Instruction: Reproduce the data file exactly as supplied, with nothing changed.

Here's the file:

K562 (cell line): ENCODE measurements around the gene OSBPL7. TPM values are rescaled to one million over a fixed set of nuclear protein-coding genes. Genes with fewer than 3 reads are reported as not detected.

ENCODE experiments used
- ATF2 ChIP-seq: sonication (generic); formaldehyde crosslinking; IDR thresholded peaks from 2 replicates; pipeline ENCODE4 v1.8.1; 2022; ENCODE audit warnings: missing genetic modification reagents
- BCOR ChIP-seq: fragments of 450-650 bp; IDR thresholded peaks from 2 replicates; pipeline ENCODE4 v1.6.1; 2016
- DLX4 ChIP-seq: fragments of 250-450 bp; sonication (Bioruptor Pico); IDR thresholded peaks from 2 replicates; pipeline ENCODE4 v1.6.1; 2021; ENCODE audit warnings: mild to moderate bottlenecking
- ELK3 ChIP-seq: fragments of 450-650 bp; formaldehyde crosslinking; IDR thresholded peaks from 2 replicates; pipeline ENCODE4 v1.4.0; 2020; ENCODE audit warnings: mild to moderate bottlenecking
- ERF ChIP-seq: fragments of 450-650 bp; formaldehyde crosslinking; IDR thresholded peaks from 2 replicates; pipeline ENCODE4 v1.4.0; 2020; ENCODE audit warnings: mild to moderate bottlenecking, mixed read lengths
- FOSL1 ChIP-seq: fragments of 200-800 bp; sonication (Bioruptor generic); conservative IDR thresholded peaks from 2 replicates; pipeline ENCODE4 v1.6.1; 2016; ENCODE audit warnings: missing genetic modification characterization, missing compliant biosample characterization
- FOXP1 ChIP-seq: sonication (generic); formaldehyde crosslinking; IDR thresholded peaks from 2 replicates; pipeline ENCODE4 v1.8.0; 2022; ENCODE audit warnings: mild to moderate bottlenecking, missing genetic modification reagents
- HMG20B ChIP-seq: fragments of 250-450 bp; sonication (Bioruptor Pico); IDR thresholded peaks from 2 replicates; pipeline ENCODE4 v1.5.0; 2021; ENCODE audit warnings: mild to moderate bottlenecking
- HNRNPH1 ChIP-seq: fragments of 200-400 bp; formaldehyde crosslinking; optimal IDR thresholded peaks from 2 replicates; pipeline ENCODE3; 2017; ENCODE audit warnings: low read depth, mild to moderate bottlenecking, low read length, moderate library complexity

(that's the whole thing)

K562 (cell line): ENCODE measurements around the gene OSBPL7. TPM values are rescaled to one million over a fixed set of nuclear protein-coding genes. Genes with fewer than 3 reads are reported as not detected.

ENCODE experiments used
- ATF2 ChIP-seq: sonication (generic); formaldehyde crosslinking; IDR thresholded peaks from 2 replicates; pipeline ENCODE4 v1.8.1; 2022; ENCODE audit warnings: missing genetic modification reagents
- BCOR ChIP-seq: fragments of 450-650 bp; IDR thresholded peaks from 2 replicates; pipeline ENCODE4 v1.6.1; 2016
- DLX4 ChIP-seq: fragments of 250-450 bp; sonication (Bioruptor Pico); IDR thresholded peaks from 2 replicates; pipeline ENCODE4 v1.6.1; 2021; ENCODE audit warnings: mild to moderate bottlenecking
- ELK3 ChIP-seq: fragments of 450-650 bp; formaldehyde crosslinking; IDR thresholded peaks from 2 replicates; pipeline ENCODE4 v1.4.0; 2020; ENCODE audit warnings: mild to moderate bottlenecking
- ERF ChIP-seq: fragments of 450-650 bp; formaldehyde crosslinking; IDR thresholded peaks from 2 replicates; pipeline ENCODE4 v1.4.0; 2020; ENCODE audit warnings: mild to moderate bottlenecking, mixed read lengths
- FOSL1 ChIP-seq: fragments of 200-800 bp; sonication (Bioruptor generic); conservative IDR thresholded peaks from 2 replicates; pipeline ENCODE4 v1.6.1; 2016; ENCODE audit warnings: missing genetic modification characterization, missing compliant biosample characterization
- FOXP1 ChIP-seq: sonication (generic); formaldehyde crosslinking; IDR thresholded peaks from 2 replicates; pipeline ENCODE4 v1.8.0; 2022; ENCODE audit warnings: mild to moderate bottlenecking, missing genetic modification reagents
- HMG20B ChIP-seq: fragments of 250-450 bp; sonication (Bioruptor Pico); IDR thresholded peaks from 2 replicates; pipeline ENCODE4 v1.5.0; 2021; ENCODE audit warnings: mild to moderate bottlenecking
- HNRNPH1 ChIP-seq: fragments of 200-400 bp; formaldehyde crosslinking; optimal IDR thresholded peaks from 2 replicates; pipeline ENCODE3; 2017; ENCODE audit warnings: low read depth, mild to moderate bottlenecking, low read length, moderate library complexity